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Tags: molecular electronics


In 1959, physicist Richard Feynman presented an amazing talk entitled There's Plenty of Room at the Bottom, in which he proposed making very small circuits out of molecules. More than forty years later, people are starting to realize his vision. Thanks to Scanning Tunneling Microscope (STM) probes and "self-assembly" fabrication techniques, it is now possible to connect electrodes to a molecule and measure its conductance. In 2004, Mark Hersam et al. reported the first experimental measurement of a molecular resonant tunneling device on silicon. This new field of Molecular Electronics may someday provide the means to miniaturize circuits beyond the limits of silicon, keeping Moore's Law in force for many years to come.

Learn more about molecular electronics from the resources on this site, listed below. More information on Molecular electronics can be found here.

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  1. 2003 Molecular Conduction Workshop Agenda

    09 Jul 2003 | Presentation Materials

    This workshop brought together leading groups in this field to discuss status and key challenges in molecular electronics. Both experimental and theoretical/modeling efforts were discussed.

  2. 2003 Summer Institute Wokshop on Molecular Conduction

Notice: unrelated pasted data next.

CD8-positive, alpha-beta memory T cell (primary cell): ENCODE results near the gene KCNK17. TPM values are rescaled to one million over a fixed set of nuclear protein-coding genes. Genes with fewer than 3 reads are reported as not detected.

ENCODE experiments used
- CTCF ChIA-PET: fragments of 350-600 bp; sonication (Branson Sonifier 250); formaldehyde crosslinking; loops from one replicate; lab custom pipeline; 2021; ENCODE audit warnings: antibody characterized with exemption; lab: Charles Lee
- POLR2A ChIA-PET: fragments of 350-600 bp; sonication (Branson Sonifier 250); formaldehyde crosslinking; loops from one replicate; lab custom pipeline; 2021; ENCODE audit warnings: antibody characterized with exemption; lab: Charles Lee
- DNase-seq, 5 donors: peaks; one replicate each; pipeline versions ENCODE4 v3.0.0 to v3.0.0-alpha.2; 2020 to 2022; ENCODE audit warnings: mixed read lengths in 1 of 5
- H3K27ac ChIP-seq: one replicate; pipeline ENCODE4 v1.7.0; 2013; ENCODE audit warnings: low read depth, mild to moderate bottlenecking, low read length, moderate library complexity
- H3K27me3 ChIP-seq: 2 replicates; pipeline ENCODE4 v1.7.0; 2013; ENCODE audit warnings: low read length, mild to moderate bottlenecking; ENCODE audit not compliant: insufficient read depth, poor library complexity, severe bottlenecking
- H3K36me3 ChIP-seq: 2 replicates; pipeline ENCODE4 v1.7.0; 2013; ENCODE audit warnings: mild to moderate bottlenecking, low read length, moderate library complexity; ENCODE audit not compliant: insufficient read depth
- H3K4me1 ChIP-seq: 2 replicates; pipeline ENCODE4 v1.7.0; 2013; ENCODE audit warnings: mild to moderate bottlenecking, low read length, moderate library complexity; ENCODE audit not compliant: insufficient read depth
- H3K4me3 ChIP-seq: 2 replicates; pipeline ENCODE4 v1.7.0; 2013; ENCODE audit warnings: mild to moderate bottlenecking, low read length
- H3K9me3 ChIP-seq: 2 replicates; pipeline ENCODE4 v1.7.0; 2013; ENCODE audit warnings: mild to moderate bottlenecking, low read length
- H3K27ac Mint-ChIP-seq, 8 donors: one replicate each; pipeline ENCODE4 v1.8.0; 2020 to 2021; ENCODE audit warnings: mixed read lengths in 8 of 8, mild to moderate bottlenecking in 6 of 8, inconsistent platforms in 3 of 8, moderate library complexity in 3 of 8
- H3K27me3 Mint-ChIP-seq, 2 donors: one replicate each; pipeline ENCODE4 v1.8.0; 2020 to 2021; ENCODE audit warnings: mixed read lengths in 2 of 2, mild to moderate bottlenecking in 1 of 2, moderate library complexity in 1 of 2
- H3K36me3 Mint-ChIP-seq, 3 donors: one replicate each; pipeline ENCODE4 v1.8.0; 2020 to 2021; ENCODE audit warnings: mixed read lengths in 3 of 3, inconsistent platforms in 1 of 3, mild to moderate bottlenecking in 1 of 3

09 Jul 2003 | Workshops

    The tutorials supplied below were part of the Molecular Conduction Workshop held at Purdue University in July of 2003.

  3. 2004 Linking Bio and Nano Symposium

    26 Jul 2004 | Workshops

    Explore ways universities can work together in Bio-NanoTechnology. Discover research opportunities in this emerging area. Network with professionals and researchers who share common interests....

  4. 2004 Molecular Conduction Workshop

    08 Jul 2004 | Workshops

    The tutorials supplied below were part of the Molecular Conduction Workshop held at Northwestern University in July of 2004.

  5. 2005 Molecular Conduction and Sensors Workshop

    27 Jul 2005 | Workshops

    This is the 3rd in a series of annual workshops on Molecular Conduction. The prior workshops have been at Purdue University, W. Lafayette, IN (2003) and Nothwestern University, Evanston, IL...

  6. Is there a good resource for learning about DNA and its lab tricks for an electrical engineer?

    Closed | Responses: 0

    I am a Masters student with a background in materials science and electrical engineering (currently Electrical Engineering) and I have an idea for a DNA-based transistor but I want to know how...

  7. A MATLAB code for Hartree Fock calculation of H-H ground state bondlength and energy using STO-4G

    08 Aug 2006 | Downloads | Contributor(s): Amritanshu Palaria

    Hartree Fock (HF) theory is one of the basic theories underlying the current understanding of the electronic structure of materials. It is a simple non-relativistic treatment of many electron...

  8. A Personal Quest for Information

    19 Feb 2004 | Online Presentations | Contributor(s): Vwani P. Roychowdhury

    This talk will report results and conclusions from my personal investigations into several different disciplines, carried out with the unifying intent of uncovering some of the fundamental...

  9. ABINIT: First-Time User Guide

    09 Jun 2009 | Teaching Materials | Contributor(s): Benjamin P Haley